Paige FTW: The Fall 2019 Landscape

We all know that Spring 2020 is absolutely overloaded with big-name releases. But let’s not get ahead of ourselves. First, we have a well-stacked fall to get through. What follows is a brief overview of the biggest titles coming out this holiday season.

Call of Duty: Modern Warfare (Oct. 25, PS4/XBO/PC)
The latest installment of that evergreen war franchise is looking to “reboot” its Modern Warfare offshoot. Story-wise, it promises Apocalypse Now vibes, as well as a realistic morality system, which would put it in line with the general industry trend to include as much player agency as is possible. It sure looks like a COD game to me.

Luigi’s Mansion 3 (Oct. 31, Switch)
Perhaps it’s just me, but I’ve always enjoyed Luigi’s more atmospheric romps over Mario’s sunshine and galaxy hopping. This time, Luigi and Co. are at a haunted hotel, whereupon Luigi must fearfully vacuum ghosts to save his brother and friends. The biggest mechanic change is the, uh, Gooigi, which can slide through tiny cracks.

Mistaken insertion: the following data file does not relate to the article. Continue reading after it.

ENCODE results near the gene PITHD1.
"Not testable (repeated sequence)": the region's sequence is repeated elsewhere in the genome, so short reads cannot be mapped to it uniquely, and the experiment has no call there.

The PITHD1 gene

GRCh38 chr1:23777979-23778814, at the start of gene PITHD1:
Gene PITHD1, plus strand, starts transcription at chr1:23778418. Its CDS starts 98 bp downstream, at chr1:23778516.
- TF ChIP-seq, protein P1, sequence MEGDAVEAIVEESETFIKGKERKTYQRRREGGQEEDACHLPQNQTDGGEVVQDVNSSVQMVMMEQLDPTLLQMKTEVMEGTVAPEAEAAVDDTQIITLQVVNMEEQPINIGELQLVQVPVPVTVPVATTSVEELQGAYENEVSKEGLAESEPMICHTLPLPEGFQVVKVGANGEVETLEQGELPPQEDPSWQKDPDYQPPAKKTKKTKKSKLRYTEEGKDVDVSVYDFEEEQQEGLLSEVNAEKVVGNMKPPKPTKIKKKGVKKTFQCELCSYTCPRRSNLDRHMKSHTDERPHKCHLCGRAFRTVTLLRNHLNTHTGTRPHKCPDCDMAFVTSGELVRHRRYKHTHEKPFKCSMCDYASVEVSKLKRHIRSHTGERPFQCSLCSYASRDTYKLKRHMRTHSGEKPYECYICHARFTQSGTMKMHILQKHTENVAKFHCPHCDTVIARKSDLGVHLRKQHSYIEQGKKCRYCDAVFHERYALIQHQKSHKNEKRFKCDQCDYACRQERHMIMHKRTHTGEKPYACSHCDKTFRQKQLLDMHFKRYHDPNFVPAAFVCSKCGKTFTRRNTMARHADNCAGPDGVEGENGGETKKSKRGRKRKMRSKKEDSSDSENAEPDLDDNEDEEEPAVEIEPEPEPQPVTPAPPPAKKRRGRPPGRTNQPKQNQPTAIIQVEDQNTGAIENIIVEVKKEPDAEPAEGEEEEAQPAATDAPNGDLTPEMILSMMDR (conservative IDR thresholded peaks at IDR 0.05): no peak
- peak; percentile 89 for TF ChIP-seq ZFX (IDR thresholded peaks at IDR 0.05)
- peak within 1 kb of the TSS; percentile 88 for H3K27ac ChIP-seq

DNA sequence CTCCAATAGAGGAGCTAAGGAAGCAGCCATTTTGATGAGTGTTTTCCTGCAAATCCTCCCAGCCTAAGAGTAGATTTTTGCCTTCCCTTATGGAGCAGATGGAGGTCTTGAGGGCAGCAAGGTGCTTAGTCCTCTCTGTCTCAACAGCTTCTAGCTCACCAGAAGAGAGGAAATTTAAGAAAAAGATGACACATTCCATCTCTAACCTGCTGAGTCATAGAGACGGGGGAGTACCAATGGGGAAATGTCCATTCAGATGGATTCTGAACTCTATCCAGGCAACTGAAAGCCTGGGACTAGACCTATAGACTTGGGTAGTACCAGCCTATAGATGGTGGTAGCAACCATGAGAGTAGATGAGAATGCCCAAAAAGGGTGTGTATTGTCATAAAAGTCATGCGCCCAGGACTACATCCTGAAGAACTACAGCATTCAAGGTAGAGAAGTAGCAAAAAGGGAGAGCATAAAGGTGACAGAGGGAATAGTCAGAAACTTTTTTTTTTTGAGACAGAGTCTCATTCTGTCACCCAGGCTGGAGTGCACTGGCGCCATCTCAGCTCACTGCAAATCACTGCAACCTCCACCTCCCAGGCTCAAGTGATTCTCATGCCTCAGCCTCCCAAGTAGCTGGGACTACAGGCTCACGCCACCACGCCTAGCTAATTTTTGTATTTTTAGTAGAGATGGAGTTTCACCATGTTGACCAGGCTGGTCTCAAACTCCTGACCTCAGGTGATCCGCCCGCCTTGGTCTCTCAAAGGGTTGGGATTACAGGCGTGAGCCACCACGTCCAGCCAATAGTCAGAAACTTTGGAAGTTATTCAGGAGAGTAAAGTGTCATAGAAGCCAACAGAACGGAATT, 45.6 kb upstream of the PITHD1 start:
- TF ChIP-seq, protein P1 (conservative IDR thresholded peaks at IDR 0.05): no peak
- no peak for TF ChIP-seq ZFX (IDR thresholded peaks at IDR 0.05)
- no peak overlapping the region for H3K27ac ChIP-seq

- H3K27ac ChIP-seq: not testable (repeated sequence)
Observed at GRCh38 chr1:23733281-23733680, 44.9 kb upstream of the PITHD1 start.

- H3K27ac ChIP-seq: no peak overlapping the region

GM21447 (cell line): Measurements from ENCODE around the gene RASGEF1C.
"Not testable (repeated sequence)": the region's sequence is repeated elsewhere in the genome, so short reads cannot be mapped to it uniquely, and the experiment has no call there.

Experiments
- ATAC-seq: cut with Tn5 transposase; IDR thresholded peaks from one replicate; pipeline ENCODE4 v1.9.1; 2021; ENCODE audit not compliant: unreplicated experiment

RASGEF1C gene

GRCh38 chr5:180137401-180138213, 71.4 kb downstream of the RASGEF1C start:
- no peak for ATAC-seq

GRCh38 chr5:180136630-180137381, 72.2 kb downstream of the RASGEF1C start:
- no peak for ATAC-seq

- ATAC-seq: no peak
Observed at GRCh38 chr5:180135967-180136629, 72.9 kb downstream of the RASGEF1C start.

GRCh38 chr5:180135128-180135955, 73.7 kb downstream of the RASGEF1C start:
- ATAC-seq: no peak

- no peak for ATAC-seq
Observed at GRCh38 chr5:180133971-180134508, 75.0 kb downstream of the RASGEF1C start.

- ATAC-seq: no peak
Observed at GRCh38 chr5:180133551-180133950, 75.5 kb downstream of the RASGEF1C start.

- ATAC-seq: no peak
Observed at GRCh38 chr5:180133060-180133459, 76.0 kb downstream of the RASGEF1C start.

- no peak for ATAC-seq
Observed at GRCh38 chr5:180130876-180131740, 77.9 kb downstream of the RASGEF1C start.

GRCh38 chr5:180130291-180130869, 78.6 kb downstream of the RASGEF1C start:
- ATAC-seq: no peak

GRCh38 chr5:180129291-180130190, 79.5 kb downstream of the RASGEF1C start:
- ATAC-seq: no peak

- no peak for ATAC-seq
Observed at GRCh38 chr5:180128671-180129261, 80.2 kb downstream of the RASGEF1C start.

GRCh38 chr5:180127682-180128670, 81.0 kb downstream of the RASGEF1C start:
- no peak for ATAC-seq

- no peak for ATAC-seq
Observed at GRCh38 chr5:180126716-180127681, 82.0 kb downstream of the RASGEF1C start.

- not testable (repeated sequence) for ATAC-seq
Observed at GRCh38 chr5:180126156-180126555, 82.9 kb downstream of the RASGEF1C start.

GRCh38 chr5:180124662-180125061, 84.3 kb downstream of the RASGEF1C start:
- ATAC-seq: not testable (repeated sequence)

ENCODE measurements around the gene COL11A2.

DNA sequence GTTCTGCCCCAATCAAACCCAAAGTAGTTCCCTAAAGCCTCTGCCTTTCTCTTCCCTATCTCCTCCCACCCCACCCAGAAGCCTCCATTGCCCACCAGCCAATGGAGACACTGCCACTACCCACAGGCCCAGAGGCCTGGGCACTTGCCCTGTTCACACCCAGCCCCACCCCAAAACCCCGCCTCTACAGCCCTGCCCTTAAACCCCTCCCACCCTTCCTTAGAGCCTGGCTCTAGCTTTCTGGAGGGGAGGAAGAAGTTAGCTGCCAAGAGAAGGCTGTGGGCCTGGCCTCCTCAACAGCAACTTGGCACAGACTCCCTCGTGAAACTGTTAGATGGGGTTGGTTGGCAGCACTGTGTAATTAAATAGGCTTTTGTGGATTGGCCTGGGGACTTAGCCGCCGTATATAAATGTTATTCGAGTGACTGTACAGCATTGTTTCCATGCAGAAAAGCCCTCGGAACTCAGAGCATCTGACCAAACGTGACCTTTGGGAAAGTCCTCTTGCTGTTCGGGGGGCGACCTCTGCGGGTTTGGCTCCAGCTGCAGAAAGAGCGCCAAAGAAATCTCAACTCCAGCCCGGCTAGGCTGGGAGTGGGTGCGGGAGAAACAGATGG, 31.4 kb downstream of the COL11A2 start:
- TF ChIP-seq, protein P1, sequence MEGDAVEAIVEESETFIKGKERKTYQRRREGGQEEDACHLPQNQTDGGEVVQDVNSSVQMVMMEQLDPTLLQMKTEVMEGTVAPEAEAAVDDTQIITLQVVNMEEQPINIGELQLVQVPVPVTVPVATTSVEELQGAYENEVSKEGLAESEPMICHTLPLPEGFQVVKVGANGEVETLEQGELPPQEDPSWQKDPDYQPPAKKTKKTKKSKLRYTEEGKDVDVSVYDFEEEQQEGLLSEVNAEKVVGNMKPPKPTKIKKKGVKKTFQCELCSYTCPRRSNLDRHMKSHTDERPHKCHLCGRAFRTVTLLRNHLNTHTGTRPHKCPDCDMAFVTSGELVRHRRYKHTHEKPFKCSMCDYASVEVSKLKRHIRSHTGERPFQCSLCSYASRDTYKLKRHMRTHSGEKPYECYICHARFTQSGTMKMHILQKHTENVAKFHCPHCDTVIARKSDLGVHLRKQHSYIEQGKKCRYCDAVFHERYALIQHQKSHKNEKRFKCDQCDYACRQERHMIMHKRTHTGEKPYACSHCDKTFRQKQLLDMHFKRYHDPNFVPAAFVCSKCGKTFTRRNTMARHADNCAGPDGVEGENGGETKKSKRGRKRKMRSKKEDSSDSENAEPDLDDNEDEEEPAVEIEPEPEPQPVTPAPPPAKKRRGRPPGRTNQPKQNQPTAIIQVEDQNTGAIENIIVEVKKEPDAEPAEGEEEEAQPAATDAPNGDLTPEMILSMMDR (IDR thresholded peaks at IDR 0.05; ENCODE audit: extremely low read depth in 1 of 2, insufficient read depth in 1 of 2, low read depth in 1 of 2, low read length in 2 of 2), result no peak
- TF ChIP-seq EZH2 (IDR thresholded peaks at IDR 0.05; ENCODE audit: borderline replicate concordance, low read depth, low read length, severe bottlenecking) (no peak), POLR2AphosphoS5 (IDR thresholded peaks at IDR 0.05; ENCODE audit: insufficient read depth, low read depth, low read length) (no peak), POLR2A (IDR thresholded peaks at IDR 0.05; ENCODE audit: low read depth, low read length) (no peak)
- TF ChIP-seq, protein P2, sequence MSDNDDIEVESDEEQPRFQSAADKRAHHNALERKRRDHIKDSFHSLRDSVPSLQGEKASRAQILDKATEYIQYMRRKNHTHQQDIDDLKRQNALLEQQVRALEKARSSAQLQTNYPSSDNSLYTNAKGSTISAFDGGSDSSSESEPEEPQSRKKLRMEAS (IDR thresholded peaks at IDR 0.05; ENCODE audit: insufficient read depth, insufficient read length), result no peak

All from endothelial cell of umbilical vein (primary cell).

Death Stranding (Nov. 8, PS4)
Hideo Kojima’s long-hyped, highly anticipated action title has revealed its all-star Hollywood cast, emphasized its key themes of “connection” and offered a lengthy demonstration of its exploration-based gameplay. Kojima even explained what happens when the camera spends too long on main character Sam’s crotch (he punches it). Time will tell if it lives up to the mania.

Pokemon Sword and Shield (Nov. 15, Switch)
The eighth generation of the storied franchise places players in Galar, a new region modeled on Great Britain. The new gimmick this generation is “Dynamax” and “Gigantamax,” which make your Pokemon really big. Meh. Otherwise, the more “open world” look to the environment seems promising.

Shenmue 3 (Nov. 19, PS4/PC)
The long-awaited, Kickstarter-funded sequel to a classic (and now very old) franchise will see the continuation of Ryo Hazuki’s journey to find his father’s murderer. The game seems likely to continue its predecessors’ focus on quick-time events, resource management and exploration.